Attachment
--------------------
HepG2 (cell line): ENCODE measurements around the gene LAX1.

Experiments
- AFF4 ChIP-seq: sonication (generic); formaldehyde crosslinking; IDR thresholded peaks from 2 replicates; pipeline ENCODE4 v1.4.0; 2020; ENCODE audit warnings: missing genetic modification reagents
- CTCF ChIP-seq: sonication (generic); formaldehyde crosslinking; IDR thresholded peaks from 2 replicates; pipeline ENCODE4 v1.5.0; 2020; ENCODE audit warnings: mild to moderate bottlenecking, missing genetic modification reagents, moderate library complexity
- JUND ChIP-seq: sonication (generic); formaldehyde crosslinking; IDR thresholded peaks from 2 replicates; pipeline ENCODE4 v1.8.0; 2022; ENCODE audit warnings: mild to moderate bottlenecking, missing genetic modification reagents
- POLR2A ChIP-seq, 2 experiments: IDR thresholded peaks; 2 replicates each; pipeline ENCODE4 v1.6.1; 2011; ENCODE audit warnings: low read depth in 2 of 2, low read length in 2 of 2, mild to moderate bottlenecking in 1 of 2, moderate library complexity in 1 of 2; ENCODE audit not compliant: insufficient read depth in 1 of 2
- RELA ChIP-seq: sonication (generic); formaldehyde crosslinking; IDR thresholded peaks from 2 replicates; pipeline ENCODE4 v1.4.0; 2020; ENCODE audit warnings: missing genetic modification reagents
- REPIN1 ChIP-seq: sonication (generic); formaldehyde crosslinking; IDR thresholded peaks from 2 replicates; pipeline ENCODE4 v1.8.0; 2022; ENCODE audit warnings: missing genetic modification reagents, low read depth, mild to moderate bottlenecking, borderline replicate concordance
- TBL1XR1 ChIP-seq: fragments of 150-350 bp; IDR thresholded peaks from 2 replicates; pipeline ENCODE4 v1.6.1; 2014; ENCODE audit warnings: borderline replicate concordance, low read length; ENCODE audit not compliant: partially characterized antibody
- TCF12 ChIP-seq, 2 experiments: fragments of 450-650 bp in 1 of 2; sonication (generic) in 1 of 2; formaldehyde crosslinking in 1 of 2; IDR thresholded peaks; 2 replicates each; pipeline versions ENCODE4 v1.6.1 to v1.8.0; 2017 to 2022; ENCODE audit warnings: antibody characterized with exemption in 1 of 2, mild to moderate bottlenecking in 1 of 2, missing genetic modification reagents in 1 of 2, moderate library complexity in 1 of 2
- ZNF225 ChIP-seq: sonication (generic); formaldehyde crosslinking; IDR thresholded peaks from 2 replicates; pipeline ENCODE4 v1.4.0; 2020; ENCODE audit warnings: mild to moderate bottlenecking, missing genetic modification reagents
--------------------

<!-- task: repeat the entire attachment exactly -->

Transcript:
HepG2 (cell line): ENCODE measurements around the gene LAX1.

Experiments
- AFF4 ChIP-seq: sonication (generic); formaldehyde crosslinking; IDR thresholded peaks from 2 replicates; pipeline ENCODE4 v1.4.0; 2020; ENCODE audit warnings: missing genetic modification reagents
- CTCF ChIP-seq: sonication (generic); formaldehyde crosslinking; IDR thresholded peaks from 2 replicates; pipeline ENCODE4 v1.5.0; 2020; ENCODE audit warnings: mild to moderate bottlenecking, missing genetic modification reagents, moderate library complexity
- JUND ChIP-seq: sonication (generic); formaldehyde crosslinking; IDR thresholded peaks from 2 replicates; pipeline ENCODE4 v1.8.0; 2022; ENCODE audit warnings: mild to moderate bottlenecking, missing genetic modification reagents
- POLR2A ChIP-seq, 2 experiments: IDR thresholded peaks; 2 replicates each; pipeline ENCODE4 v1.6.1; 2011; ENCODE audit warnings: low read depth in 2 of 2, low read length in 2 of 2, mild to moderate bottlenecking in 1 of 2, moderate library complexity in 1 of 2; ENCODE audit not compliant: insufficient read depth in 1 of 2
- RELA ChIP-seq: sonication (generic); formaldehyde crosslinking; IDR thresholded peaks from 2 replicates; pipeline ENCODE4 v1.4.0; 2020; ENCODE audit warnings: missing genetic modification reagents
- REPIN1 ChIP-seq: sonication (generic); formaldehyde crosslinking; IDR thresholded peaks from 2 replicates; pipeline ENCODE4 v1.8.0; 2022; ENCODE audit warnings: missing genetic modification reagents, low read depth, mild to moderate bottlenecking, borderline replicate concordance
- TBL1XR1 ChIP-seq: fragments of 150-350 bp; IDR thresholded peaks from 2 replicates; pipeline ENCODE4 v1.6.1; 2014; ENCODE audit warnings: borderline replicate concordance, low read length; ENCODE audit not compliant: partially characterized antibody
- TCF12 ChIP-seq, 2 experiments: fragments of 450-650 bp in 1 of 2; sonication (generic) in 1 of 2; formaldehyde crosslinking in 1 of 2; IDR thresholded peaks; 2 replicates each; pipeline versions ENCODE4 v1.6.1 to v1.8.0; 2017 to 2022; ENCODE audit warnings: antibody characterized with exemption in 1 of 2, mild to moderate bottlenecking in 1 of 2, missing genetic modification reagents in 1 of 2, moderate library complexity in 1 of 2
- ZNF225 ChIP-seq: sonication (generic); formaldehyde crosslinking; IDR thresholded peaks from 2 replicates; pipeline ENCODE4 v1.4.0; 2020; ENCODE audit warnings: mild to moderate bottlenecking, missing genetic modification reagents